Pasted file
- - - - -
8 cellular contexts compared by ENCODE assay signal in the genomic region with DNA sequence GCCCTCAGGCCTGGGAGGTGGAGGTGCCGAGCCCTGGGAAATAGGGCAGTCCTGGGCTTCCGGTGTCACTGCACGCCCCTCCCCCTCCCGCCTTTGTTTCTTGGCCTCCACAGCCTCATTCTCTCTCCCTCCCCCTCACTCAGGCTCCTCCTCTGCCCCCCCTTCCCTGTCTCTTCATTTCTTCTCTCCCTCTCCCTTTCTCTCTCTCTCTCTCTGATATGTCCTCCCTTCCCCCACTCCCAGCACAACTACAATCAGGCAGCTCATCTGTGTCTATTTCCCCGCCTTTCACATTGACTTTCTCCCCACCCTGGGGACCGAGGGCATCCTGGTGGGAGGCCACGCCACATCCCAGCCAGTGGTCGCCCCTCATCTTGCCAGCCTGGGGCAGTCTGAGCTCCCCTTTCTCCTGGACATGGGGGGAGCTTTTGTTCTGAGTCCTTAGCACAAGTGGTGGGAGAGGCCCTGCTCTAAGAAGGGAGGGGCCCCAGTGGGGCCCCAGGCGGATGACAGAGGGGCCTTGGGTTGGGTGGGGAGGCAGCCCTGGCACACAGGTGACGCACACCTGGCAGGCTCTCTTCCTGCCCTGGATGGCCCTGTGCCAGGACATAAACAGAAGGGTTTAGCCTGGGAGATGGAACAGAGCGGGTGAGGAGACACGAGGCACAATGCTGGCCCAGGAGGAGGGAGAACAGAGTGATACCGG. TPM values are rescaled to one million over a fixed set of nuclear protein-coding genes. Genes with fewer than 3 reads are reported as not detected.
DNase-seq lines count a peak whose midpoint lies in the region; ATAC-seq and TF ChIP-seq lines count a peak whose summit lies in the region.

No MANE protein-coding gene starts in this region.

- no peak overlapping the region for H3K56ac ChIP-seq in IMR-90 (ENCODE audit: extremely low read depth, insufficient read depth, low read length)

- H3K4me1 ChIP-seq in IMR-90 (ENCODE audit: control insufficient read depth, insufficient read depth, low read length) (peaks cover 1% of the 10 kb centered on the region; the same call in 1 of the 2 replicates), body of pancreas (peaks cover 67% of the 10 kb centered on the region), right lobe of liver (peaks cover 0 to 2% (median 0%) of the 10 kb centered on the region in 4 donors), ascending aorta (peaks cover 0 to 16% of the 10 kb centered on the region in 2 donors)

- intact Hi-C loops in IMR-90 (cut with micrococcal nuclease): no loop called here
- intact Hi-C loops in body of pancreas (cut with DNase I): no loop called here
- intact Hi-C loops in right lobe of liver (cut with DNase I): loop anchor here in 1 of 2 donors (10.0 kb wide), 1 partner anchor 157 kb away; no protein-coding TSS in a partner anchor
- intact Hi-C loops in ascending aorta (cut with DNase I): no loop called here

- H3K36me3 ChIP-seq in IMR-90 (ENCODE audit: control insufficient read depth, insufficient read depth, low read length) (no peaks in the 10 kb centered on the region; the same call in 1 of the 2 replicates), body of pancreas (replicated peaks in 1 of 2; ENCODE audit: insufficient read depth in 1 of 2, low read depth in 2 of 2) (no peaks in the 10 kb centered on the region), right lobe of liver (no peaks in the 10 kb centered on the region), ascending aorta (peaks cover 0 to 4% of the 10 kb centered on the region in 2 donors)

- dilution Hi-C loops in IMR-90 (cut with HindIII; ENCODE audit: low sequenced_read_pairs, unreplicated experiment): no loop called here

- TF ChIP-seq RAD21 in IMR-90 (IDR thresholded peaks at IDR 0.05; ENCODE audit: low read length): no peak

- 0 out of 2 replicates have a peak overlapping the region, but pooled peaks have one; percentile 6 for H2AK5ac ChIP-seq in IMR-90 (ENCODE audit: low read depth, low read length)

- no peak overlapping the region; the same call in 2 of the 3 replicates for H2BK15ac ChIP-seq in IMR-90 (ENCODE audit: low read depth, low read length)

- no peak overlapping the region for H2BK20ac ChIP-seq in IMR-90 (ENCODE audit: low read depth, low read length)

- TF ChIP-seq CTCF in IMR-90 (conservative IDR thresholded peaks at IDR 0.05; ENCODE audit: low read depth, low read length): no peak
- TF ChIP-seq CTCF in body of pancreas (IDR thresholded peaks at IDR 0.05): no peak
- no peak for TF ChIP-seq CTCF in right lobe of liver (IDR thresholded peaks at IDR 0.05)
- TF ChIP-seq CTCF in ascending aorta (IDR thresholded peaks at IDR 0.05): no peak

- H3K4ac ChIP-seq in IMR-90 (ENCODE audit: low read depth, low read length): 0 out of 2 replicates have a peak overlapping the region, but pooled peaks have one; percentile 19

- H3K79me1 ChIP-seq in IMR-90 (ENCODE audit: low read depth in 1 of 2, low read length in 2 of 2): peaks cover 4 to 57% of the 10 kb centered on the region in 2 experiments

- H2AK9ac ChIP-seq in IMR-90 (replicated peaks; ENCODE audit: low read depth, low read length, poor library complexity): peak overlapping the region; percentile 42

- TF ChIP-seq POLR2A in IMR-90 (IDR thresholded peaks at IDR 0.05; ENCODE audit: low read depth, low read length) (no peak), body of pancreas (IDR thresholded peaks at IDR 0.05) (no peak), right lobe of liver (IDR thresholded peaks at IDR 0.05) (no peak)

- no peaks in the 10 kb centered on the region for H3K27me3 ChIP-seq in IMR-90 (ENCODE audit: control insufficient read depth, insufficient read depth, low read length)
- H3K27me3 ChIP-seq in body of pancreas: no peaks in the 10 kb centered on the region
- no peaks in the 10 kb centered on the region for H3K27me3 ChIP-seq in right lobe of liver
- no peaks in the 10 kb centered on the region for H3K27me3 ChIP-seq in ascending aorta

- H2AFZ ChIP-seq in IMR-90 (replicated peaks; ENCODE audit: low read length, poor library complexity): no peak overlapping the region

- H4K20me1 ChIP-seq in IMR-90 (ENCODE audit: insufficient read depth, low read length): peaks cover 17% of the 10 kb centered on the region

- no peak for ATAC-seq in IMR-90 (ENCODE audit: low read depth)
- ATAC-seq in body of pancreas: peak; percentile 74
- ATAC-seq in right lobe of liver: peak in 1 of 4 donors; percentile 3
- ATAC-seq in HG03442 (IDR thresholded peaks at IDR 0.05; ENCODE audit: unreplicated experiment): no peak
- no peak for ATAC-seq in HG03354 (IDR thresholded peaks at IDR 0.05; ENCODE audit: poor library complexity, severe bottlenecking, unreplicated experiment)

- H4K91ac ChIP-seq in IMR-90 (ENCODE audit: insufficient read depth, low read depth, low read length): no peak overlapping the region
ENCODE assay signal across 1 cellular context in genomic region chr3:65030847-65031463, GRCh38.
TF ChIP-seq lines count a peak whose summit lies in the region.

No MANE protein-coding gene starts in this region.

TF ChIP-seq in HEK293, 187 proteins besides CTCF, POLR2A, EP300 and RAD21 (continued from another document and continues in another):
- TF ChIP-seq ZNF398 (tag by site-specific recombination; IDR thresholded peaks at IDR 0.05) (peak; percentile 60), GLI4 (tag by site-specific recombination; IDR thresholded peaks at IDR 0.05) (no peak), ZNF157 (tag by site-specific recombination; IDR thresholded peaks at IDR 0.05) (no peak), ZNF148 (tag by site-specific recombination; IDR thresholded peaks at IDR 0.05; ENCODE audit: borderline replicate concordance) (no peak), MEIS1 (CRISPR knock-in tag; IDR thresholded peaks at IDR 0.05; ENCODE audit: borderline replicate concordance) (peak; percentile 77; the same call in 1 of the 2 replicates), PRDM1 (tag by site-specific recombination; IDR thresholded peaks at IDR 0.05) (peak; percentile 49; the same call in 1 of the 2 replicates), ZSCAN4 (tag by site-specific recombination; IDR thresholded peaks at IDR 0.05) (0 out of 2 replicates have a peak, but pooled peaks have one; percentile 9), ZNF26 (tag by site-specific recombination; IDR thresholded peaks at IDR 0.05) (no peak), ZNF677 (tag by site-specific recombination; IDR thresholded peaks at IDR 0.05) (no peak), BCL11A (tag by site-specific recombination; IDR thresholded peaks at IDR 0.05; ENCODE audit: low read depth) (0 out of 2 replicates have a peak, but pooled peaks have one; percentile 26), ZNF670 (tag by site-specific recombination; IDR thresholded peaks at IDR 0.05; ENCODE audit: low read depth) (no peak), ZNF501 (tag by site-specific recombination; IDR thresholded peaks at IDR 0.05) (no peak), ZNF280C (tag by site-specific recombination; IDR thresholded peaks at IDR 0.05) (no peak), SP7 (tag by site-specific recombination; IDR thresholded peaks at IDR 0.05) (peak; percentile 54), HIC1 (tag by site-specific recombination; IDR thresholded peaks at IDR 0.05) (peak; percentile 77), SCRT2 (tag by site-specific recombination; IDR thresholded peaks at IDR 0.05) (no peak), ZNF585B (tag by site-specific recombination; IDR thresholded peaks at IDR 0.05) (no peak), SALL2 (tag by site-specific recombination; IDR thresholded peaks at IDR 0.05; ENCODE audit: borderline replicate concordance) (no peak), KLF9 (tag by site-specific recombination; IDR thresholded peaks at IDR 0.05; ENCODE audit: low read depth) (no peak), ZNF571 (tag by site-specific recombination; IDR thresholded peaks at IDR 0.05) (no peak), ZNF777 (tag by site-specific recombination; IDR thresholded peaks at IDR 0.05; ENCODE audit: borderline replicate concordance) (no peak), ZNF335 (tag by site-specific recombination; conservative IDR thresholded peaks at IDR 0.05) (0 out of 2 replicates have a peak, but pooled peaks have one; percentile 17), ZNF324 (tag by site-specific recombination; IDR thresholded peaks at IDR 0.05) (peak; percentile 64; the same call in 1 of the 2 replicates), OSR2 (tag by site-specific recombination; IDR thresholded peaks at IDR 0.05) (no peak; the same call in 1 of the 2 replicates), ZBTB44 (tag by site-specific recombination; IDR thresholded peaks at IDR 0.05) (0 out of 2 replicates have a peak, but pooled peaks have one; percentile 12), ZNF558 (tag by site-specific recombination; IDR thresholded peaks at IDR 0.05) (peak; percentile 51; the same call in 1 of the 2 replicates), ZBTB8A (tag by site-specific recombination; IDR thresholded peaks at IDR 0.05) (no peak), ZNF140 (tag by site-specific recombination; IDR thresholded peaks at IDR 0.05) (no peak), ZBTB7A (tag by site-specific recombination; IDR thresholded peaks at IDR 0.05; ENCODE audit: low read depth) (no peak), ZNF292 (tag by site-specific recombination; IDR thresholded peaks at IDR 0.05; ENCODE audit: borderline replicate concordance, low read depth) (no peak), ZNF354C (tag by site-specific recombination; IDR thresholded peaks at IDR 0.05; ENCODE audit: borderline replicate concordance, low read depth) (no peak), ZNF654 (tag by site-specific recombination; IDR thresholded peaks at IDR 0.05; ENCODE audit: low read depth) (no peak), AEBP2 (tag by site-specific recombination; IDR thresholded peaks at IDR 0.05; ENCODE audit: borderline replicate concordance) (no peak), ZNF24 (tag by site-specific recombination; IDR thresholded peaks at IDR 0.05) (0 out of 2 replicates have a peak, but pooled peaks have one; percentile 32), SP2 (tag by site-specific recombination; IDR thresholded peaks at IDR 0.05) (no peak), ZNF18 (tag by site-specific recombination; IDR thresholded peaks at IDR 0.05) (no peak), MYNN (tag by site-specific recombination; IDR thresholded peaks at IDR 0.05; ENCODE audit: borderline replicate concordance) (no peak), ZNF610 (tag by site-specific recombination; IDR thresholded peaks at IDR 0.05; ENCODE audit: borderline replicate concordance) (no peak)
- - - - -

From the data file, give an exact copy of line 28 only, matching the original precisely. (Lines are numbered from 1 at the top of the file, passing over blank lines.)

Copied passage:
- H2AFZ ChIP-seq in IMR-90 (replicated peaks; ENCODE audit: low read length, poor library complexity): no peak overlapping the region